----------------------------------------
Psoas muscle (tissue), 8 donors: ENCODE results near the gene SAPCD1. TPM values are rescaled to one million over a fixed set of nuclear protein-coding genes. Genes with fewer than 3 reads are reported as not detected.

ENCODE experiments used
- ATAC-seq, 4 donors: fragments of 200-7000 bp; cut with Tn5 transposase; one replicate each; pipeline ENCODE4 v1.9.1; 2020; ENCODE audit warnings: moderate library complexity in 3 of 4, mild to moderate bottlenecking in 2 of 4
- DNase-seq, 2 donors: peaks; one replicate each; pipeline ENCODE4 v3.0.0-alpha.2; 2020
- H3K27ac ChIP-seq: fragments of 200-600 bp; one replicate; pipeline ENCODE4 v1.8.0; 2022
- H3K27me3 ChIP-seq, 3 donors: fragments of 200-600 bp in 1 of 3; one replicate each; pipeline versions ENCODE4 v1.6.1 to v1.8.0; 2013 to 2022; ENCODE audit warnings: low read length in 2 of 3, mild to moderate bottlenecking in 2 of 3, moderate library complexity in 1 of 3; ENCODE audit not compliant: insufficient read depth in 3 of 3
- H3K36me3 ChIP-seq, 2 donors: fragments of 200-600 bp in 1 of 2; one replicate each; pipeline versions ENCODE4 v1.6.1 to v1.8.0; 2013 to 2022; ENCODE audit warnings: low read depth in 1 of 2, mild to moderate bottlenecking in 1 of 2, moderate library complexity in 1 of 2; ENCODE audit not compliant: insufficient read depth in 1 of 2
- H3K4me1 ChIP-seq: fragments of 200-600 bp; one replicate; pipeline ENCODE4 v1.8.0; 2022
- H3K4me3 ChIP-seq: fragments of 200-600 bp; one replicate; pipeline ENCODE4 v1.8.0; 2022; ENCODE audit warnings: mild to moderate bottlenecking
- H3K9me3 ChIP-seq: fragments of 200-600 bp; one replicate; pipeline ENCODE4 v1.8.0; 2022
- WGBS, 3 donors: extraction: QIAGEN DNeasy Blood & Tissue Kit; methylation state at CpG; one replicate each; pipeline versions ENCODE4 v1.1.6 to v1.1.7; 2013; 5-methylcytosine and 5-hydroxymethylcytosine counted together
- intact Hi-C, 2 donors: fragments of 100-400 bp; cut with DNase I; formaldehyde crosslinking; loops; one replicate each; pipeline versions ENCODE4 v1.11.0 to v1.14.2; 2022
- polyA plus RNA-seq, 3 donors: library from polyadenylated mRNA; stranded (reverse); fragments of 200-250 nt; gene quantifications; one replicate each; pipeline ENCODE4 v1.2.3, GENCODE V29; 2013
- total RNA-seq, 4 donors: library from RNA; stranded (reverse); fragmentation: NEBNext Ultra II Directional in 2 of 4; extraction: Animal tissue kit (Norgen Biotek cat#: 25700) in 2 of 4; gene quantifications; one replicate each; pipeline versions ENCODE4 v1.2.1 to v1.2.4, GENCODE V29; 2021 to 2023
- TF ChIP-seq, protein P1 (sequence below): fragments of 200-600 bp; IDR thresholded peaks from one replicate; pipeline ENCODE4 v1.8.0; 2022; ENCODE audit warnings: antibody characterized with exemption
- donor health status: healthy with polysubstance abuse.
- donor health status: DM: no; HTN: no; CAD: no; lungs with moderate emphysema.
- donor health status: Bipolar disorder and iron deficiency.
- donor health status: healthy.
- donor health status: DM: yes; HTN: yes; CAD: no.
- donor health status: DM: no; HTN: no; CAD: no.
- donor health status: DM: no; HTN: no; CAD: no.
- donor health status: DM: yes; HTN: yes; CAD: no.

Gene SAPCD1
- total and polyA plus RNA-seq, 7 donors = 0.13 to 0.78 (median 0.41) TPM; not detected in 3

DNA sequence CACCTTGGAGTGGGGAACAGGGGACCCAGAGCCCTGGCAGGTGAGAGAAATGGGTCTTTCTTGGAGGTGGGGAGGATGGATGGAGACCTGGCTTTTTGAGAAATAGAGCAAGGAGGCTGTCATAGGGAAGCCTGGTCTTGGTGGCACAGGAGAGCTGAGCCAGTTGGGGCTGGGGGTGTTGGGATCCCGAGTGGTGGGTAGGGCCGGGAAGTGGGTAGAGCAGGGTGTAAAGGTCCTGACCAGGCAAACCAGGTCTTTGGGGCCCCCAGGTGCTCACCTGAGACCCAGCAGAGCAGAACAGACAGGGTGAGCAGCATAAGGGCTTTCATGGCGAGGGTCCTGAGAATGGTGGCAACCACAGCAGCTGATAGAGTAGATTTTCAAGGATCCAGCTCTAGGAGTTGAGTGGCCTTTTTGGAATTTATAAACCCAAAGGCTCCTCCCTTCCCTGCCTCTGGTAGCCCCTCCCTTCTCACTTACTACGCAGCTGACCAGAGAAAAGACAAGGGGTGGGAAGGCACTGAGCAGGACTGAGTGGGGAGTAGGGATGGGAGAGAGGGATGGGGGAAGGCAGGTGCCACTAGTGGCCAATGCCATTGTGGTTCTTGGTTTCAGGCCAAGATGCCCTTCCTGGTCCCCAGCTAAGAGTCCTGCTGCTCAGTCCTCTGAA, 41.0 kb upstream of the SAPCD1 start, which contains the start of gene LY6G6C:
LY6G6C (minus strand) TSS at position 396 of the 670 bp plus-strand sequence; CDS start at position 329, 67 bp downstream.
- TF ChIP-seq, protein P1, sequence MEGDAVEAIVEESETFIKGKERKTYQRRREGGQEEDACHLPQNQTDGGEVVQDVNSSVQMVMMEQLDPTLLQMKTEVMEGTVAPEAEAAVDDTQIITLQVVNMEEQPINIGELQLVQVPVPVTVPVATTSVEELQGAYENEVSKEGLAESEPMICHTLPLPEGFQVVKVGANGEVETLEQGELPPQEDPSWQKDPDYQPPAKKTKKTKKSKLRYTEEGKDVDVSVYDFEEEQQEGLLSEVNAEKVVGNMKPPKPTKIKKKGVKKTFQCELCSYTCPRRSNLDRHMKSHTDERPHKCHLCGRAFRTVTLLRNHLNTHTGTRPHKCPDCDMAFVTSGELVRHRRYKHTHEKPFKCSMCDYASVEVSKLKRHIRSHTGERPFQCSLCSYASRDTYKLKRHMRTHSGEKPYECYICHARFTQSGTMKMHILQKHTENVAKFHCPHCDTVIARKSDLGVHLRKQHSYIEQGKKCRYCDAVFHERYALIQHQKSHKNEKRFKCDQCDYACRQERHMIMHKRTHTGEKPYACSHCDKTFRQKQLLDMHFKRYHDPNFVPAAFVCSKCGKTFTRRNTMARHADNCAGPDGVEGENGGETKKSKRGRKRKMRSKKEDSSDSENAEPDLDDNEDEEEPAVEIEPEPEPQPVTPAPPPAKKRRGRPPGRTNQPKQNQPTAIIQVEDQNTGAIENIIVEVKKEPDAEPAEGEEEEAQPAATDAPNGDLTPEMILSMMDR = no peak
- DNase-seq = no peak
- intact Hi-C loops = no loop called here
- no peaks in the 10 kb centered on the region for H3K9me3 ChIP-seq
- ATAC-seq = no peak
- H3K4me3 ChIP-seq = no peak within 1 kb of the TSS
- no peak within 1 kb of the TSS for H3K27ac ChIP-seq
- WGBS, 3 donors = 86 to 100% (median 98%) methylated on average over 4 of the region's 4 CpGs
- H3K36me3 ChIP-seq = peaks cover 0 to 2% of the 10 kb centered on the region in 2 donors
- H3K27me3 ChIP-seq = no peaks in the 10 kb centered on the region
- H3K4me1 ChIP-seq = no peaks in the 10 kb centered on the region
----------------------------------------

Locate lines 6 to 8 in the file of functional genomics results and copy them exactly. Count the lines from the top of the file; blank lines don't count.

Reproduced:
- H3K27me3 ChIP-seq, 3 donors: fragments of 200-600 bp in 1 of 3; one replicate each; pipeline versions ENCODE4 v1.6.1 to v1.8.0; 2013 to 2022; ENCODE audit warnings: low read length in 2 of 3, mild to moderate bottlenecking in 2 of 3, moderate library complexity in 1 of 3; ENCODE audit not compliant: insufficient read depth in 3 of 3
- H3K36me3 ChIP-seq, 2 donors: fragments of 200-600 bp in 1 of 2; one replicate each; pipeline versions ENCODE4 v1.6.1 to v1.8.0; 2013 to 2022; ENCODE audit warnings: low read depth in 1 of 2, mild to moderate bottlenecking in 1 of 2, moderate library complexity in 1 of 2; ENCODE audit not compliant: insufficient read depth in 1 of 2
- H3K4me1 ChIP-seq: fragments of 200-600 bp; one replicate; pipeline ENCODE4 v1.8.0; 2022